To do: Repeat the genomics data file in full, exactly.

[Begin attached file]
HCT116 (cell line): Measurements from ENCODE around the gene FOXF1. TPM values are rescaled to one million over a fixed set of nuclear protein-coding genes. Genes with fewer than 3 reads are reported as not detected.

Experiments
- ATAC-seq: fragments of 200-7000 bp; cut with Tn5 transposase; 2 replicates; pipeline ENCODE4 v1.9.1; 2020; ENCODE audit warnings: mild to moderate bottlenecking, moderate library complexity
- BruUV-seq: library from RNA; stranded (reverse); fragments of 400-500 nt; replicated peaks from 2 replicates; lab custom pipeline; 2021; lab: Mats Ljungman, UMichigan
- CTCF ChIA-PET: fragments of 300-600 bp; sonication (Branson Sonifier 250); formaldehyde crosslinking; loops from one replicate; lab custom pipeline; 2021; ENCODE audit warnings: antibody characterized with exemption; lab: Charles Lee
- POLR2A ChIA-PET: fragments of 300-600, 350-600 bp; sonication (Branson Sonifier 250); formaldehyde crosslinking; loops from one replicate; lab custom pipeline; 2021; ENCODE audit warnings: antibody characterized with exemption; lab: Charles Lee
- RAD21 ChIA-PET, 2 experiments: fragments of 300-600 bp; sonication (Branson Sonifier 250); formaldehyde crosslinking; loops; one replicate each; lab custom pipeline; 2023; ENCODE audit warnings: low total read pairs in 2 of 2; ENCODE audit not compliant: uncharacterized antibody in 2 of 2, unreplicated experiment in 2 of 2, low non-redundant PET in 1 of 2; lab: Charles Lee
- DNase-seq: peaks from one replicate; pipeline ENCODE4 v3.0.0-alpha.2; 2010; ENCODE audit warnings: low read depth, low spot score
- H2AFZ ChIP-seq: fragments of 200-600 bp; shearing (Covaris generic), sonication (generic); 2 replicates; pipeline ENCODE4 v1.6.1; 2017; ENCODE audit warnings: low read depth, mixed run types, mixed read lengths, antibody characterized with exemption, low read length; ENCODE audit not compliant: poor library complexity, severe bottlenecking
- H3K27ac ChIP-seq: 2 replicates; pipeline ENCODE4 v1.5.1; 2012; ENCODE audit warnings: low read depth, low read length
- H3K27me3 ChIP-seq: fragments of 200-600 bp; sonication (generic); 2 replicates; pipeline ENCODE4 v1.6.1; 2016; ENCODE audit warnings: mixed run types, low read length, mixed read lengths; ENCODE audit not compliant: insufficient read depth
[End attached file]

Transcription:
HCT116 (cell line): Measurements from ENCODE around the gene FOXF1. TPM values are rescaled to one million over a fixed set of nuclear protein-coding genes. Genes with fewer than 3 reads are reported as not detected.

Experiments
- ATAC-seq: fragments of 200-7000 bp; cut with Tn5 transposase; 2 replicates; pipeline ENCODE4 v1.9.1; 2020; ENCODE audit warnings: mild to moderate bottlenecking, moderate library complexity
- BruUV-seq: library from RNA; stranded (reverse); fragments of 400-500 nt; replicated peaks from 2 replicates; lab custom pipeline; 2021; lab: Mats Ljungman, UMichigan
- CTCF ChIA-PET: fragments of 300-600 bp; sonication (Branson Sonifier 250); formaldehyde crosslinking; loops from one replicate; lab custom pipeline; 2021; ENCODE audit warnings: antibody characterized with exemption; lab: Charles Lee
- POLR2A ChIA-PET: fragments of 300-600, 350-600 bp; sonication (Branson Sonifier 250); formaldehyde crosslinking; loops from one replicate; lab custom pipeline; 2021; ENCODE audit warnings: antibody characterized with exemption; lab: Charles Lee
- RAD21 ChIA-PET, 2 experiments: fragments of 300-600 bp; sonication (Branson Sonifier 250); formaldehyde crosslinking; loops; one replicate each; lab custom pipeline; 2023; ENCODE audit warnings: low total read pairs in 2 of 2; ENCODE audit not compliant: uncharacterized antibody in 2 of 2, unreplicated experiment in 2 of 2, low non-redundant PET in 1 of 2; lab: Charles Lee
- DNase-seq: peaks from one replicate; pipeline ENCODE4 v3.0.0-alpha.2; 2010; ENCODE audit warnings: low read depth, low spot score
- H2AFZ ChIP-seq: fragments of 200-600 bp; shearing (Covaris generic), sonication (generic); 2 replicates; pipeline ENCODE4 v1.6.1; 2017; ENCODE audit warnings: low read depth, mixed run types, mixed read lengths, antibody characterized with exemption, low read length; ENCODE audit not compliant: poor library complexity, severe bottlenecking
- H3K27ac ChIP-seq: 2 replicates; pipeline ENCODE4 v1.5.1; 2012; ENCODE audit warnings: low read depth, low read length
- H3K27me3 ChIP-seq: fragments of 200-600 bp; sonication (generic); 2 replicates; pipeline ENCODE4 v1.6.1; 2016; ENCODE audit warnings: mixed run types, low read length, mixed read lengths; ENCODE audit not compliant: insufficient read depth